Mental health awareness begins with your leaders
Like illnesses such as cancer and diabetes, mental health issues have severe consequences for the world’s population.
Across the globe, support and awareness continue to be encouraged for mental health. Organizations such as the National Alliance on Mental Illness and Mental Health Foundation raise initiatives specifically aimed at supporting the 1 in 5 people affected by mental illness in their lifetime.
Highlighting these issues during Mental Health Awareness Week provides a dedicated time for advocates across the nation to come together. But it shouldn’t end there. Organizations with strong mental health awareness strategies can work to erase negative stigmas and educate their staff year-round.
With improving the mental health dialogue as a goal, organizations must place significant support behind the proper resources and tactics. Progressive business leaders understand that mental health affects overall organizational health, yet some still struggle to get involved.
How can something be a priority if it isn’t an integral part of leadership’s agenda and behavior? Your leaders are your advocates, the voices that lead others down the path of change. Without their backing, the organization as a whole suffers. Mental illness costs the global economy $1 trillion in lost productivity, with over 300 million people suffering from depression (World Health Organization).
CEOs and high-level executives must lead by example and engage others in redefining and powering the mental health movement. Leaders can help build healthier workplaces and communities with these three actionable strategies:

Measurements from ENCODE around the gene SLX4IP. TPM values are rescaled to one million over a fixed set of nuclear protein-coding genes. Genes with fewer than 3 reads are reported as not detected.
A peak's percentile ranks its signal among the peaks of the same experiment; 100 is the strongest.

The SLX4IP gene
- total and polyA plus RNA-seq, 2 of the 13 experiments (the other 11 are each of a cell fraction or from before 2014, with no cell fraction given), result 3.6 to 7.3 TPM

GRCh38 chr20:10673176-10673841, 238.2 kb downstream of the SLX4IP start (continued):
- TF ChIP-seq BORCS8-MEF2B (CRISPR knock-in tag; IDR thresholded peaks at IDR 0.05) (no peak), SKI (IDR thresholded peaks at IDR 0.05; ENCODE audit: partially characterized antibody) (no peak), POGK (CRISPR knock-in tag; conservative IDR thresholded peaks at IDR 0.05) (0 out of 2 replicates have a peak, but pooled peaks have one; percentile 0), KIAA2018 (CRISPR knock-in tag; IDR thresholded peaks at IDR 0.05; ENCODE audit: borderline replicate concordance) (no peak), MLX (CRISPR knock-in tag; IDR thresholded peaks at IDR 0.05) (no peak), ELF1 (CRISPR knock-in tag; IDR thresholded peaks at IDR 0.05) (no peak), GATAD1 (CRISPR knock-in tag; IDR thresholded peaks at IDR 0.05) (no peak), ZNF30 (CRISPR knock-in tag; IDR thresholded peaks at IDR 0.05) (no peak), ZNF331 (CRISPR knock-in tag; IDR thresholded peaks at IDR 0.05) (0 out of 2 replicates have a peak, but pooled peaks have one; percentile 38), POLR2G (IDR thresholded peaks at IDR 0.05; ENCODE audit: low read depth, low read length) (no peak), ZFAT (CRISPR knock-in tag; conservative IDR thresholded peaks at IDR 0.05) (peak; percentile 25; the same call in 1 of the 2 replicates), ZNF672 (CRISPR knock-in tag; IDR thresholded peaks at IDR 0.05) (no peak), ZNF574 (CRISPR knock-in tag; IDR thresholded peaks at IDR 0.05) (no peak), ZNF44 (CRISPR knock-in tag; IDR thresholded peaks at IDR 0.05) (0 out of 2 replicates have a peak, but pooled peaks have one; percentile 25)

Encourage top-down communication
The World Economic Forum projects that mental health disorders will cost nations $16.3 trillion between 2011 and 2030. Organizations absorb a large portion of this cost without any mental health policies in place.
Employees who battle mental health issues bring their struggles to work, often feeling powerless, depressed, and alone. These feelings are made worse when employers neglect to address or even notice declining behavior in their staff. While immediate managers may notice problems like increased time off or lowered productivity, they rarely speak to the employee in question. Instead, they resort to micromanagement and decreased workloads in an effort to re-engage their workforce.
Taking action is appreciated, but to properly assist their struggling staff, the first step is to listen to their needs. Communication is critical and should be encouraged by the executives and leaders responsible for defining the company culture.
Creating a culture of inclusion, understanding, and support must begin from the top-down. Involved and authentic leadership cultivates a strong relationship between the organization and its employees. By leading by example, executives can ensure that managers and colleagues adopt the practice of listening to staff needs. With the help of a social intranet, leaders can take their involvement to the next level. Participating in forums via the intranet allows leaders and staff to share stories and communicate in an open, non-pressured environment. Employers can also monitor the mental well-being of employees using tools like confidential surveys.
Here employees who suffer from mental health issues can express their difficulties, needs, and potential solutions without fear. With a leader that promotes autonomy and communication, employees are less likely to experience feelings of powerlessness, anxiety, and depression.